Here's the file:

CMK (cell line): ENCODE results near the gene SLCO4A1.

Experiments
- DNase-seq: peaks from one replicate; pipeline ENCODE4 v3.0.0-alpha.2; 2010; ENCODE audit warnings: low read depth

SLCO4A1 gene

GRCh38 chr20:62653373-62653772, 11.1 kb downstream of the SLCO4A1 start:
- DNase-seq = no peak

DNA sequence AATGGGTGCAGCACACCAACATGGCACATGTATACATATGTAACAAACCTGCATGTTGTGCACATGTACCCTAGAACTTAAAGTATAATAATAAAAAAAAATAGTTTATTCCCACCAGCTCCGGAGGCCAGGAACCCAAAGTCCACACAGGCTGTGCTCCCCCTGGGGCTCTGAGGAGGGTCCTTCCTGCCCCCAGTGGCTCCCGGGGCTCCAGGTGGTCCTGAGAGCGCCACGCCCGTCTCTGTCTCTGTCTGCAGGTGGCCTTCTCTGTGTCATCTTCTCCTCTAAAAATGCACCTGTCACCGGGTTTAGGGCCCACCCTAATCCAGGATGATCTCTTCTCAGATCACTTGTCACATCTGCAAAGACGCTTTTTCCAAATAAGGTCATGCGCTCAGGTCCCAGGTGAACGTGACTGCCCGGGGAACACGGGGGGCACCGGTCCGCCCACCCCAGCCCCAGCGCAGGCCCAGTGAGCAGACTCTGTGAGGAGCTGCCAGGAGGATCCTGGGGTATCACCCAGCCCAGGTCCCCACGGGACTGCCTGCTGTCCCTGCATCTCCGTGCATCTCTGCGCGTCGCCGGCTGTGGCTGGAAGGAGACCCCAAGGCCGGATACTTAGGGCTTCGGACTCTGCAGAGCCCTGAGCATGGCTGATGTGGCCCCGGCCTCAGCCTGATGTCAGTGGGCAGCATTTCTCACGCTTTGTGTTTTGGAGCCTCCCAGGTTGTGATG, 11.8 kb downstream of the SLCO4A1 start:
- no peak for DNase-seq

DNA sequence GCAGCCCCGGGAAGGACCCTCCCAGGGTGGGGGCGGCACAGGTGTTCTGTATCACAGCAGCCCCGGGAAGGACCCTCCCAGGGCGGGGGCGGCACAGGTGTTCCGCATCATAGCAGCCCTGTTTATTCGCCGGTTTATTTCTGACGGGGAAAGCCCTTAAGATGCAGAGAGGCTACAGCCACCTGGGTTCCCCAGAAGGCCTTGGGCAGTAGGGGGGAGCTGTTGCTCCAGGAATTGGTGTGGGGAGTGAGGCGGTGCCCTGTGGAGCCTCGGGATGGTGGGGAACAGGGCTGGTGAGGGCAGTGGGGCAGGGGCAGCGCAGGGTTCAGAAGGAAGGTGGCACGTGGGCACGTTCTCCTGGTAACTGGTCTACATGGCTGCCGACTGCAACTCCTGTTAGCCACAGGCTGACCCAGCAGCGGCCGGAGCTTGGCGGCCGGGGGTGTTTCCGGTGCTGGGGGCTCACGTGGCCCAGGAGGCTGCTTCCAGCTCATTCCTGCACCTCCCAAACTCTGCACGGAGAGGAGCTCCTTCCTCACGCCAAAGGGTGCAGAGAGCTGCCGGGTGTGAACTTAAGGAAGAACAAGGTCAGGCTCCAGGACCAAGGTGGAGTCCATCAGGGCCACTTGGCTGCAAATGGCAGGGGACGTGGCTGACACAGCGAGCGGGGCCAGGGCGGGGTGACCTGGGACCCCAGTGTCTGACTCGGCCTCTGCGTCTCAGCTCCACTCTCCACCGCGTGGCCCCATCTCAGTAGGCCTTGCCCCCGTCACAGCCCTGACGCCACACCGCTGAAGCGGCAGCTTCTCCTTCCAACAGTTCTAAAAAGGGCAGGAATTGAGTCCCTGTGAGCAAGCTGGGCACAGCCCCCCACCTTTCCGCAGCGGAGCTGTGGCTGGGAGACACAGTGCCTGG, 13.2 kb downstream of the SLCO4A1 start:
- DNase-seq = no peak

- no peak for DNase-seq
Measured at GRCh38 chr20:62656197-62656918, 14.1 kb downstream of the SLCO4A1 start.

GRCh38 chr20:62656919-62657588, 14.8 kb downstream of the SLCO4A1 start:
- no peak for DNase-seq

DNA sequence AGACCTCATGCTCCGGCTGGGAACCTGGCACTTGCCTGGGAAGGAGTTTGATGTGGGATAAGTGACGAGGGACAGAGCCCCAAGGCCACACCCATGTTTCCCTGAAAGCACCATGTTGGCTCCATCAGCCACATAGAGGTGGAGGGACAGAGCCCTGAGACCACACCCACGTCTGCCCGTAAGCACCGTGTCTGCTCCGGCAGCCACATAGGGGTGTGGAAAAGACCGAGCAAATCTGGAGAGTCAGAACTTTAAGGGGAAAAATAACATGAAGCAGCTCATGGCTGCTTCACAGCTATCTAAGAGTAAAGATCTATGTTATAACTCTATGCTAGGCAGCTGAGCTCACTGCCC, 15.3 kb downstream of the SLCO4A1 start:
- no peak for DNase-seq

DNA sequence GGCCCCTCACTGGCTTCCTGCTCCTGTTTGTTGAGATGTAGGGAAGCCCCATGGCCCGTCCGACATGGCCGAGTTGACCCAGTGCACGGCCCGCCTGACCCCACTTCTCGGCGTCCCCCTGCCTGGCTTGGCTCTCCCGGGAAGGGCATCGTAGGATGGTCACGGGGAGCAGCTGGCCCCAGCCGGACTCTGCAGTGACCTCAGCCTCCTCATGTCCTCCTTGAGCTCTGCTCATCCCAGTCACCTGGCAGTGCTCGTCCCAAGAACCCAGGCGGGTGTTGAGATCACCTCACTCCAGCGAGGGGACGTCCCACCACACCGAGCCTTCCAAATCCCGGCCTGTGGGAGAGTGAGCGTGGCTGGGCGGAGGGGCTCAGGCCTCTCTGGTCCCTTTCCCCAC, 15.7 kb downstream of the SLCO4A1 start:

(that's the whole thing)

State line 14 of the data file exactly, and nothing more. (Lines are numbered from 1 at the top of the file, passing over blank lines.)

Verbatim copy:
- no peak for DNase-seq